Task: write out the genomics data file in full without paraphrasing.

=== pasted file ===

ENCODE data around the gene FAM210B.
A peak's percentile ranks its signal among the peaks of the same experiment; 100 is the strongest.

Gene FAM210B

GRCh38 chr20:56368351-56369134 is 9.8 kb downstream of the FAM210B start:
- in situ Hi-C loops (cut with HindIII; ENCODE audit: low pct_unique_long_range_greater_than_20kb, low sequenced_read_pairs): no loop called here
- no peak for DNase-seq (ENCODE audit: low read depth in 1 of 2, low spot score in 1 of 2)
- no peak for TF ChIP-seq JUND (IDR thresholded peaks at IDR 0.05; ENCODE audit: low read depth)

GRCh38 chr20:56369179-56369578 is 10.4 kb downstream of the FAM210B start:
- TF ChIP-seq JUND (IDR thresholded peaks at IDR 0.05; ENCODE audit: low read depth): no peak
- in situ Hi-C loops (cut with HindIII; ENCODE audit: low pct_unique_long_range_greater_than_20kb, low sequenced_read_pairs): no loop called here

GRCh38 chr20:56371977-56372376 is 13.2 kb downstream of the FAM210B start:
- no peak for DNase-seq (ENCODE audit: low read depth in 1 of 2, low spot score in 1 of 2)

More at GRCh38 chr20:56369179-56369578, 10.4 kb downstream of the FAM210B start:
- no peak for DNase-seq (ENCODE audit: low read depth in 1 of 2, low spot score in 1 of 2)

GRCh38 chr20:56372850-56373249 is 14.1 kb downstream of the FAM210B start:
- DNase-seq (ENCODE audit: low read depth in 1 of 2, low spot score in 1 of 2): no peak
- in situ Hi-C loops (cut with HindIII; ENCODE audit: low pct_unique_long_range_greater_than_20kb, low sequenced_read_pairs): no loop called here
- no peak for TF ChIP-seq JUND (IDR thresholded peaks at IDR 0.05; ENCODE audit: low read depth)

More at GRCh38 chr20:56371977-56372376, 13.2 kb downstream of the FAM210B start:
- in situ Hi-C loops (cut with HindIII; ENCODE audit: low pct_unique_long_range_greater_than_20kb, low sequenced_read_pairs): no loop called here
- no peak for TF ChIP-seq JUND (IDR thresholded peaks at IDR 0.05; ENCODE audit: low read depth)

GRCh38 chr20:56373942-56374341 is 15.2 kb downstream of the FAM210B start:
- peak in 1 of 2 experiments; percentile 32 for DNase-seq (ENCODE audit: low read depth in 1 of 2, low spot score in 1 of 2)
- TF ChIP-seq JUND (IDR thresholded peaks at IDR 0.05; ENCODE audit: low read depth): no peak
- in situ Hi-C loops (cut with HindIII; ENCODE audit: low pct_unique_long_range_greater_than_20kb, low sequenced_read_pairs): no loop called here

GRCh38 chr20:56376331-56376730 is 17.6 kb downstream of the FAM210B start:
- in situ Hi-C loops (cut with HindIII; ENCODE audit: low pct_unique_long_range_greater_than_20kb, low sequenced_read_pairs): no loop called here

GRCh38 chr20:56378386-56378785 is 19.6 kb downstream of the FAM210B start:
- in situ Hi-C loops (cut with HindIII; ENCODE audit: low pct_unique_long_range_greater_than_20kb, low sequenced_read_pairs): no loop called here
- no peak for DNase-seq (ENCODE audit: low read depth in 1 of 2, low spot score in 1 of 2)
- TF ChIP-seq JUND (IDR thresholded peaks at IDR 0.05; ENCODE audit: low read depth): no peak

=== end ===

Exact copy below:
ENCODE data around the gene FAM210B.
A peak's percentile ranks its signal among the peaks of the same experiment; 100 is the strongest.

Gene FAM210B

GRCh38 chr20:56368351-56369134 is 9.8 kb downstream of the FAM210B start:
- in situ Hi-C loops (cut with HindIII; ENCODE audit: low pct_unique_long_range_greater_than_20kb, low sequenced_read_pairs): no loop called here
- no peak for DNase-seq (ENCODE audit: low read depth in 1 of 2, low spot score in 1 of 2)
- no peak for TF ChIP-seq JUND (IDR thresholded peaks at IDR 0.05; ENCODE audit: low read depth)

GRCh38 chr20:56369179-56369578 is 10.4 kb downstream of the FAM210B start:
- TF ChIP-seq JUND (IDR thresholded peaks at IDR 0.05; ENCODE audit: low read depth): no peak
- in situ Hi-C loops (cut with HindIII; ENCODE audit: low pct_unique_long_range_greater_than_20kb, low sequenced_read_pairs): no loop called here

GRCh38 chr20:56371977-56372376 is 13.2 kb downstream of the FAM210B start:
- no peak for DNase-seq (ENCODE audit: low read depth in 1 of 2, low spot score in 1 of 2)

More at GRCh38 chr20:56369179-56369578, 10.4 kb downstream of the FAM210B start:
- no peak for DNase-seq (ENCODE audit: low read depth in 1 of 2, low spot score in 1 of 2)

GRCh38 chr20:56372850-56373249 is 14.1 kb downstream of the FAM210B start:
- DNase-seq (ENCODE audit: low read depth in 1 of 2, low spot score in 1 of 2): no peak
- in situ Hi-C loops (cut with HindIII; ENCODE audit: low pct_unique_long_range_greater_than_20kb, low sequenced_read_pairs): no loop called here
- no peak for TF ChIP-seq JUND (IDR thresholded peaks at IDR 0.05; ENCODE audit: low read depth)

More at GRCh38 chr20:56371977-56372376, 13.2 kb downstream of the FAM210B start:
- in situ Hi-C loops (cut with HindIII; ENCODE audit: low pct_unique_long_range_greater_than_20kb, low sequenced_read_pairs): no loop called here
- no peak for TF ChIP-seq JUND (IDR thresholded peaks at IDR 0.05; ENCODE audit: low read depth)

GRCh38 chr20:56373942-56374341 is 15.2 kb downstream of the FAM210B start:
- peak in 1 of 2 experiments; percentile 32 for DNase-seq (ENCODE audit: low read depth in 1 of 2, low spot score in 1 of 2)
- TF ChIP-seq JUND (IDR thresholded peaks at IDR 0.05; ENCODE audit: low read depth): no peak
- in situ Hi-C loops (cut with HindIII; ENCODE audit: low pct_unique_long_range_greater_than_20kb, low sequenced_read_pairs): no loop called here

GRCh38 chr20:56376331-56376730 is 17.6 kb downstream of the FAM210B start:
- in situ Hi-C loops (cut with HindIII; ENCODE audit: low pct_unique_long_range_greater_than_20kb, low sequenced_read_pairs): no loop called here

GRCh38 chr20:56378386-56378785 is 19.6 kb downstream of the FAM210B start:
- in situ Hi-C loops (cut with HindIII; ENCODE audit: low pct_unique_long_range_greater_than_20kb, low sequenced_read_pairs): no loop called here
- no peak for DNase-seq (ENCODE audit: low read depth in 1 of 2, low spot score in 1 of 2)
- TF ChIP-seq JUND (IDR thresholded peaks at IDR 0.05; ENCODE audit: low read depth): no peak